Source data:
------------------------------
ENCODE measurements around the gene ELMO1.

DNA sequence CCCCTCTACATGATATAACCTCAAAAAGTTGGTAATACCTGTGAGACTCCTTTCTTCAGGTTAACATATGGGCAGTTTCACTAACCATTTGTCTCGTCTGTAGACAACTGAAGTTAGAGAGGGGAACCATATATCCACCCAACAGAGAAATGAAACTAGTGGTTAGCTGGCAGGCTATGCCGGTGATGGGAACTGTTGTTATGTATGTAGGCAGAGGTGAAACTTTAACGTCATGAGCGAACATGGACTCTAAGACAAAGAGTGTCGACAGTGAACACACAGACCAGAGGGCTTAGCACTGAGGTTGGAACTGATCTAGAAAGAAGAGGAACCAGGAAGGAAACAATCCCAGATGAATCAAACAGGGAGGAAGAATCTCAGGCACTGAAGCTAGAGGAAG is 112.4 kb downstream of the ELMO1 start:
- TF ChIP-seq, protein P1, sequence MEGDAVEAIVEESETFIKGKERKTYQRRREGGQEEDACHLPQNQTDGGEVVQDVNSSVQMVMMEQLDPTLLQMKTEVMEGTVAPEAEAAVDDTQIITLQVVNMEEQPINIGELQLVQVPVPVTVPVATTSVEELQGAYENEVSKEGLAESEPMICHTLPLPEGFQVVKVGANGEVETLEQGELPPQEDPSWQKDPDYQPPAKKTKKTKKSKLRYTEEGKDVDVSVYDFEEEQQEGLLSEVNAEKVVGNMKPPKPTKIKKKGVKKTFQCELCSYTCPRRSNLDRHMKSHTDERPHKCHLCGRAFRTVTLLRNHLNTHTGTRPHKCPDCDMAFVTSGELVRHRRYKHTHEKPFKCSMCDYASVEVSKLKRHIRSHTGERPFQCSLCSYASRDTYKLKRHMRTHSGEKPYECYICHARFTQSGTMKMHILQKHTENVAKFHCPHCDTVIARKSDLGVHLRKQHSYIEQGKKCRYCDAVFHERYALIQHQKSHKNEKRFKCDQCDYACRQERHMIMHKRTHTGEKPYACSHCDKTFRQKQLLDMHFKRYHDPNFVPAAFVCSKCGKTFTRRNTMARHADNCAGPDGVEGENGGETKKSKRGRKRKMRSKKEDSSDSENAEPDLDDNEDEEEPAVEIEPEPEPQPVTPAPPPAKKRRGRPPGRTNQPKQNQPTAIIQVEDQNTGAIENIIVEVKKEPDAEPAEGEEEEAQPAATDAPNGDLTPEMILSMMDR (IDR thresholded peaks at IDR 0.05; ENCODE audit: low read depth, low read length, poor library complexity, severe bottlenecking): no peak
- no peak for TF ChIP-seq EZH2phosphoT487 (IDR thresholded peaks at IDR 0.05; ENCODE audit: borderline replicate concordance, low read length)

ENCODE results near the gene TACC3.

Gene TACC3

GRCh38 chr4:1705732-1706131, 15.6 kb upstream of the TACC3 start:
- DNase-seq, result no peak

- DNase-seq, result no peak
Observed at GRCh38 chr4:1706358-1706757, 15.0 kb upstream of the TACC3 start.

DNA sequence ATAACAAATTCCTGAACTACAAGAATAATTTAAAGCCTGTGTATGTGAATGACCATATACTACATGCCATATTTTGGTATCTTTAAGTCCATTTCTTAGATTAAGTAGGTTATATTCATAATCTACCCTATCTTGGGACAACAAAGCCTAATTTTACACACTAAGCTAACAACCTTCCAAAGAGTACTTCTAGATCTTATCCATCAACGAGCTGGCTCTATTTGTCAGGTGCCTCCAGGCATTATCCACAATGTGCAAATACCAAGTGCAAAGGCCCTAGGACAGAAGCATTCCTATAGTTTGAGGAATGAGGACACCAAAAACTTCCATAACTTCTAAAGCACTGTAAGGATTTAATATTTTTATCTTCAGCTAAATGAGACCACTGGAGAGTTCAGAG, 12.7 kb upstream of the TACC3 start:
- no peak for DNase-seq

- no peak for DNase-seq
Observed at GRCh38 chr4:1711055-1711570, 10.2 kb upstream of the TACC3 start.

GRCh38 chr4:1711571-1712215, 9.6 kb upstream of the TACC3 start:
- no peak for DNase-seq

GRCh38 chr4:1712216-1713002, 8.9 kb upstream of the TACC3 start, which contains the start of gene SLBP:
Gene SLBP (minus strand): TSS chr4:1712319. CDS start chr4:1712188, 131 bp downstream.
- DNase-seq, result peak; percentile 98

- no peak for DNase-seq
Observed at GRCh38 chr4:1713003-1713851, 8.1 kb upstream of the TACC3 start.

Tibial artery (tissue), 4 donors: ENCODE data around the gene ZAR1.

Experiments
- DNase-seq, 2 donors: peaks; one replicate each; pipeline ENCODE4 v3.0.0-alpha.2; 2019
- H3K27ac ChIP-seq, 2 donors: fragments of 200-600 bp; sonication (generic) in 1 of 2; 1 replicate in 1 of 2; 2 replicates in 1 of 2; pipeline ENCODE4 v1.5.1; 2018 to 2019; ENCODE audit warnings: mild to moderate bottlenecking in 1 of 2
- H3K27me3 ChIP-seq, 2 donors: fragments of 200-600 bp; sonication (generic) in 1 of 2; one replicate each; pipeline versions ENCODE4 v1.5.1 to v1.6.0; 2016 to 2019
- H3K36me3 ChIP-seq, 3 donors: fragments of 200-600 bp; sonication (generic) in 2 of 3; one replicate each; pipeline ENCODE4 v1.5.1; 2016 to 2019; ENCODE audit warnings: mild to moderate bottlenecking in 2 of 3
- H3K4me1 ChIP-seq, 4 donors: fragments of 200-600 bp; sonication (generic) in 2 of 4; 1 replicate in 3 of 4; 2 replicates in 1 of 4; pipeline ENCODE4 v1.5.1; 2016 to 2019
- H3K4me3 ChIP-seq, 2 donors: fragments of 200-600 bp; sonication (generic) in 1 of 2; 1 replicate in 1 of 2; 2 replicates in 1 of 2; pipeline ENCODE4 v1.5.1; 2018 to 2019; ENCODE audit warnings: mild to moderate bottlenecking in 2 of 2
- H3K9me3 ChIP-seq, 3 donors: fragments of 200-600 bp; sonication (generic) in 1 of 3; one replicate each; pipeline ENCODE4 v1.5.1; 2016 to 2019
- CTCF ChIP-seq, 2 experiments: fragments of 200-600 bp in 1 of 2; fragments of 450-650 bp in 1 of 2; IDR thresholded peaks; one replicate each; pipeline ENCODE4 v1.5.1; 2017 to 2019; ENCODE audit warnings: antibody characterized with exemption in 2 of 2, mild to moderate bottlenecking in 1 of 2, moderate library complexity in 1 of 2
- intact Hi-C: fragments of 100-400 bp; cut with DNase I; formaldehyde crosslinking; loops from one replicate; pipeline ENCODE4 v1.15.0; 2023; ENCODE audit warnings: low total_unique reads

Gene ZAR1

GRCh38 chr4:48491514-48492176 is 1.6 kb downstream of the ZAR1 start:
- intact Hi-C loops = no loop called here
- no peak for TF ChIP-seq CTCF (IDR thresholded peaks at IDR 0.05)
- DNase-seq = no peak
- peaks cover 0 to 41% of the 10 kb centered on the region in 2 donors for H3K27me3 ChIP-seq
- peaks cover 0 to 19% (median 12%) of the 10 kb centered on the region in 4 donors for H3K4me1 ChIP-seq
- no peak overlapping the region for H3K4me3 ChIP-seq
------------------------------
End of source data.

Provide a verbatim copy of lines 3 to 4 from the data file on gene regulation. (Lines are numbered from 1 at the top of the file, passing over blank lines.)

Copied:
- TF ChIP-seq, protein P1, sequence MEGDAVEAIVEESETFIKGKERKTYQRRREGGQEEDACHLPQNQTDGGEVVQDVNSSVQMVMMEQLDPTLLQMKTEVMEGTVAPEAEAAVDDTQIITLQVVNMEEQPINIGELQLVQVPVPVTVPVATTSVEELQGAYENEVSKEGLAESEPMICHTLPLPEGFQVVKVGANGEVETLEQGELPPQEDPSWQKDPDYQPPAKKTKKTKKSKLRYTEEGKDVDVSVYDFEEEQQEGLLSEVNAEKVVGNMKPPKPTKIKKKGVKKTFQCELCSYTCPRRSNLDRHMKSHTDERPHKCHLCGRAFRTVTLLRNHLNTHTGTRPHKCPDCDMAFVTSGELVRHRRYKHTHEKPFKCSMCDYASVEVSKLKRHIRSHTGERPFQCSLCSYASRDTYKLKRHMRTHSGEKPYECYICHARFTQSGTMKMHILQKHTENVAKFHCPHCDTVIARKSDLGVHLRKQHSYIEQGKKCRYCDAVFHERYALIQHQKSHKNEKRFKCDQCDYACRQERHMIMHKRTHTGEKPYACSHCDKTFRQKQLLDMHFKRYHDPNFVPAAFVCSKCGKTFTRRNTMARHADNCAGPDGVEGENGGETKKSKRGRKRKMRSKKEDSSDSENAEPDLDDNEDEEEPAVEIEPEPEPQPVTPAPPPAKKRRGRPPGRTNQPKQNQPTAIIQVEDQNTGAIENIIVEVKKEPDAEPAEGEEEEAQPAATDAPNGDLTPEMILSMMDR (IDR thresholded peaks at IDR 0.05; ENCODE audit: low read depth, low read length, poor library complexity, severe bottlenecking): no peak
- no peak for TF ChIP-seq EZH2phosphoT487 (IDR thresholded peaks at IDR 0.05; ENCODE audit: borderline replicate concordance, low read length)